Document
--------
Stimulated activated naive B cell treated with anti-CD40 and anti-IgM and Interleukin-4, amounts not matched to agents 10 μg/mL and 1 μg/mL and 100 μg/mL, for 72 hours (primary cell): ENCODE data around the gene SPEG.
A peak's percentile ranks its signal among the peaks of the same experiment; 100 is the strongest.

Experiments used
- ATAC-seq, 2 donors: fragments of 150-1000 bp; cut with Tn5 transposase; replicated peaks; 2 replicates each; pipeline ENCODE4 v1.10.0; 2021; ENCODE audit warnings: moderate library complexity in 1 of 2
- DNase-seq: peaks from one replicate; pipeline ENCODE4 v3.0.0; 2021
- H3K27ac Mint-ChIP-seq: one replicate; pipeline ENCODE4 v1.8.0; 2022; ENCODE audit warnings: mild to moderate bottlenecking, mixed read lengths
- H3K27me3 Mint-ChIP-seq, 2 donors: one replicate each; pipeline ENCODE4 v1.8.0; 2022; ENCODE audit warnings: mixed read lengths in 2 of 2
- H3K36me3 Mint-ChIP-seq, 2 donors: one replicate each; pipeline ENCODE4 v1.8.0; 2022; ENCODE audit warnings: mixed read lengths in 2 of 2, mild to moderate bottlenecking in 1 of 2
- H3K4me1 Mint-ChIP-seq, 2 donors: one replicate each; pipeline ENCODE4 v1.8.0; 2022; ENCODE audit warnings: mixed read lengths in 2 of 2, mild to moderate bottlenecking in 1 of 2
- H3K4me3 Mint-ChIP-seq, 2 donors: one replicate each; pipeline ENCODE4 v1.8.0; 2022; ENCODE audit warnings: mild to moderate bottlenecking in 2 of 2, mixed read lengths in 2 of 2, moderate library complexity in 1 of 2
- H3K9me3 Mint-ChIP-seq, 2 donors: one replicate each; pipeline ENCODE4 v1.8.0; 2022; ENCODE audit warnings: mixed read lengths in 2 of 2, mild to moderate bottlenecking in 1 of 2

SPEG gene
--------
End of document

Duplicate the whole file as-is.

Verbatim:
Stimulated activated naive B cell treated with anti-CD40 and anti-IgM and Interleukin-4, amounts not matched to agents 10 μg/mL and 1 μg/mL and 100 μg/mL, for 72 hours (primary cell): ENCODE data around the gene SPEG.
A peak's percentile ranks its signal among the peaks of the same experiment; 100 is the strongest.

Experiments used
- ATAC-seq, 2 donors: fragments of 150-1000 bp; cut with Tn5 transposase; replicated peaks; 2 replicates each; pipeline ENCODE4 v1.10.0; 2021; ENCODE audit warnings: moderate library complexity in 1 of 2
- DNase-seq: peaks from one replicate; pipeline ENCODE4 v3.0.0; 2021
- H3K27ac Mint-ChIP-seq: one replicate; pipeline ENCODE4 v1.8.0; 2022; ENCODE audit warnings: mild to moderate bottlenecking, mixed read lengths
- H3K27me3 Mint-ChIP-seq, 2 donors: one replicate each; pipeline ENCODE4 v1.8.0; 2022; ENCODE audit warnings: mixed read lengths in 2 of 2
- H3K36me3 Mint-ChIP-seq, 2 donors: one replicate each; pipeline ENCODE4 v1.8.0; 2022; ENCODE audit warnings: mixed read lengths in 2 of 2, mild to moderate bottlenecking in 1 of 2
- H3K4me1 Mint-ChIP-seq, 2 donors: one replicate each; pipeline ENCODE4 v1.8.0; 2022; ENCODE audit warnings: mixed read lengths in 2 of 2, mild to moderate bottlenecking in 1 of 2
- H3K4me3 Mint-ChIP-seq, 2 donors: one replicate each; pipeline ENCODE4 v1.8.0; 2022; ENCODE audit warnings: mild to moderate bottlenecking in 2 of 2, mixed read lengths in 2 of 2, moderate library complexity in 1 of 2
- H3K9me3 Mint-ChIP-seq, 2 donors: one replicate each; pipeline ENCODE4 v1.8.0; 2022; ENCODE audit warnings: mixed read lengths in 2 of 2, mild to moderate bottlenecking in 1 of 2

SPEG gene